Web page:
|César Franck:||Symphony in D Minor|
|Mussorgsky:||Pictures at an Exhibition|
Madison Symphony Orchestra
Catherine Comet, conductor
Guest conductor Catherine Comet, well known to Madison audiences of the early 80s through her stint leading the University of Wisconsin Symphony Orchestra, returned to the podium at the Civic Center Sunday afternoon to guide the Madison Symphony Orchestra in a performance of two large-scale symphonic works, César Franck's Symphony in D Minor and Modest Mussorgsky's Pictures at an Exhibition. To give a hint of how well the concert went, the applause of the orchestra for their conductor was long and clearly heartfelt. The audience in the Oscar Mayer Theatre obviously shared in this enthusiasm.
When Comet lived in Madison, I always felt her readings were confined by an almost military strictness, a manner of conducting that suggested more a riding crop than a baton. The music was seldom fluid or lyrical. This has obviously changed quite dramatically in the interim. For it was not merely the inherently lyrical qualities of the famous Franck symphony that shone forth in this performance; Comet is still very tightly controlled on the podium, conducting in a style that is relatively lean and free of mere flourishes. Despite this firmness, there was in her performance a clearly articulated lyricism that allowed the shadings and surgings of the sprawling work to manifest a greater sense of form than it usually does. The symphony calls for a large band of players, but despite its size, the group played under Comet's baton as a single instrument, which is a major achievement. Tempi and dynamics were quite suitable, I felt, although my one reservation about the performance was a too-compressed dynamic range at the top: the loud playing was not varied enough. The Franck symphony is not a work one would want to hear everyday, probably, but in this performance one heard it at very nearly its best.
The Pictures at an Exhibition, written by Mussorgsky originally as a set of piano pieces, is one of a very few such works that I actually prefer in its orchestrated version, especially as this version was the work of that great master of orchestral sound, Maurice Ravel. An even larger orchestra is required, with two harps, five percussionists, and an expanded wind section that includes tuba, contrabassoon, bass clarinet, and alto saxophone. All of these forces, when combined in negotiating some very tricky rhythms and breakneck tempos, have a tendency to fly off in different directions, with chaotic results. Comet's firmness here was a strong asset, for the playing was at all times in control and coherent. Thanks to Ravel's genius, the pieces present an impressive range of instrumental colorations, especially of wind instruments, for many years the MSO's greatest strength. But the string players too excelled in this reading, as did the percussion section, and it may fairly be said that the orchestra never sounded better. That's all a conductor might ask for, I suspect.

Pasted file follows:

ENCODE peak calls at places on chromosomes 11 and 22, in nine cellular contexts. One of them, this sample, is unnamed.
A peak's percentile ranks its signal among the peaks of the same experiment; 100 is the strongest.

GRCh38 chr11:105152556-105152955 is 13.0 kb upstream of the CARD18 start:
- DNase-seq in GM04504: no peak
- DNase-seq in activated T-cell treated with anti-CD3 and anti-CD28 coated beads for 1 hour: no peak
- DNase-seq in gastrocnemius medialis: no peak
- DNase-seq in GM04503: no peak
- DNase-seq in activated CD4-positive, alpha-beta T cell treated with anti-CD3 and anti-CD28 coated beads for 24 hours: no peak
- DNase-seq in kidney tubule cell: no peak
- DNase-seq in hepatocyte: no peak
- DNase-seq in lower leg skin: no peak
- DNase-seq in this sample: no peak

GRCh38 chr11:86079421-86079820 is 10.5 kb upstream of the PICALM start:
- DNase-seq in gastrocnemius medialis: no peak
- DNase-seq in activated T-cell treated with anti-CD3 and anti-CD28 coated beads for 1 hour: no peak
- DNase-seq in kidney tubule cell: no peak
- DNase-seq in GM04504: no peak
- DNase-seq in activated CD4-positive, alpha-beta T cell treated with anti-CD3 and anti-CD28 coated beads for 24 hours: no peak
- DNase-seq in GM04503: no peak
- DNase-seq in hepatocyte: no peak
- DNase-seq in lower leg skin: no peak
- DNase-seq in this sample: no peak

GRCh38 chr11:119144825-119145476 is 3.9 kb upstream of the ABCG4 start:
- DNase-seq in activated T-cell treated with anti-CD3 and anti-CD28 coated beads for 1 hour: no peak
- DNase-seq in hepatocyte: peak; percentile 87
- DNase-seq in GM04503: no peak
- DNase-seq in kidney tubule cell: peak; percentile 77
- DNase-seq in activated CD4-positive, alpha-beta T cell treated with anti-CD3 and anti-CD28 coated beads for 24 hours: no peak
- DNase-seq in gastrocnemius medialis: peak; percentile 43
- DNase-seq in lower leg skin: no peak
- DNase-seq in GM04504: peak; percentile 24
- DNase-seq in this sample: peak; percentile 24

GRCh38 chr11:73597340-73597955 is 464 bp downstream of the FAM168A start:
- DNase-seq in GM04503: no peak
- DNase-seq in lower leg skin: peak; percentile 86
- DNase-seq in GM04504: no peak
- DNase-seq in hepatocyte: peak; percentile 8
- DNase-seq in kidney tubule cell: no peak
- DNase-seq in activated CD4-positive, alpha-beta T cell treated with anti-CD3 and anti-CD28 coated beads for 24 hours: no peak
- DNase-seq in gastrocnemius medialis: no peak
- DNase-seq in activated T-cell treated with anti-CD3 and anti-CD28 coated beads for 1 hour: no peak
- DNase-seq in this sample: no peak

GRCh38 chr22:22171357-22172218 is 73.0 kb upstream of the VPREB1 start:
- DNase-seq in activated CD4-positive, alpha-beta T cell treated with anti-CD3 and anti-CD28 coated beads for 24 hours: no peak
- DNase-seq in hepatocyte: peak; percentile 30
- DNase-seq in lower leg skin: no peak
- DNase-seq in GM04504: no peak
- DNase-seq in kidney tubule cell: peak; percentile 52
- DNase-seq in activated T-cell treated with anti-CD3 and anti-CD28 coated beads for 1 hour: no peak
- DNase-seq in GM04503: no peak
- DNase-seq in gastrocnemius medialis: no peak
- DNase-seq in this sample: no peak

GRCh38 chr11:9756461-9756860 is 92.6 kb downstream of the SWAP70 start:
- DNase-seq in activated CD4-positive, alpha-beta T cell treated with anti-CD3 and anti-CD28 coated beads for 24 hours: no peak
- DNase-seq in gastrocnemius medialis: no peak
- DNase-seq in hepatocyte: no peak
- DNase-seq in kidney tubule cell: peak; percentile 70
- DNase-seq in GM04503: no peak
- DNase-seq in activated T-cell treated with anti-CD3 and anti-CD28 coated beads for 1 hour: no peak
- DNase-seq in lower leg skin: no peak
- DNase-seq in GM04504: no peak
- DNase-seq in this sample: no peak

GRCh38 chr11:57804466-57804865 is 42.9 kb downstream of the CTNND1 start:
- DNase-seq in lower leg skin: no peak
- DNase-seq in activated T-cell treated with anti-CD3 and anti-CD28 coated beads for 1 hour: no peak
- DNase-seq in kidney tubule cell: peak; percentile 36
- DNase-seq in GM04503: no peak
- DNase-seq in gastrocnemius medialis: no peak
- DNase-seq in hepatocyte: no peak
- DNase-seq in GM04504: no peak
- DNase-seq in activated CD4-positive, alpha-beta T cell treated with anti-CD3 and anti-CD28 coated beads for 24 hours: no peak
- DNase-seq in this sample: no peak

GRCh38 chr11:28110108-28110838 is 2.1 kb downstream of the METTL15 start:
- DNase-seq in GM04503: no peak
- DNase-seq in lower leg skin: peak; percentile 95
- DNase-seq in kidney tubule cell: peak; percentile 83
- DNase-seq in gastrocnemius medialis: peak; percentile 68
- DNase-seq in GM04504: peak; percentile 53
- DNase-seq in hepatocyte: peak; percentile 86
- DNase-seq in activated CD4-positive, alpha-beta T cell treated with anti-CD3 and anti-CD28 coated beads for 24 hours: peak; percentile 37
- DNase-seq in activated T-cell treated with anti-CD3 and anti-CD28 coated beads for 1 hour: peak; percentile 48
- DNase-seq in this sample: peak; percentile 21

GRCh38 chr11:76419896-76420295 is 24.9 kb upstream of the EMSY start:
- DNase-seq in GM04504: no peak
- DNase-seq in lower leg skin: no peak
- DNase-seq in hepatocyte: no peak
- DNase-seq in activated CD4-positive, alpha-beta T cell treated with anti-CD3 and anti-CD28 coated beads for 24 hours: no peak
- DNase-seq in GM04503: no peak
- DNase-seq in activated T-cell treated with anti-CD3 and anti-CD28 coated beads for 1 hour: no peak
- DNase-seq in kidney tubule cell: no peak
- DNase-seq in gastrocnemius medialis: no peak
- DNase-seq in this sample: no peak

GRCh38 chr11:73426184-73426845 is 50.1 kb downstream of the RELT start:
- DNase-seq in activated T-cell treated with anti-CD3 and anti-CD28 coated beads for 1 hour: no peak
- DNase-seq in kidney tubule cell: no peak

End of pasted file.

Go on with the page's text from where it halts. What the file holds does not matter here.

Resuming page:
The program was a bit on the short side (about 90 minutes), and I would have preferred one or the other of the two pieces, but not both, opting instead for something from both modern and Classical repertories for greater variety and to show what the conductor can accomplish. But within the limitations of what was offered, it was a first-rate performance, and a welcome reacquaintance with an artist who knows her scores cold and presents them with clarity and authority.
Isthmus, February, 1992
Copyright 1992 Jess Anderson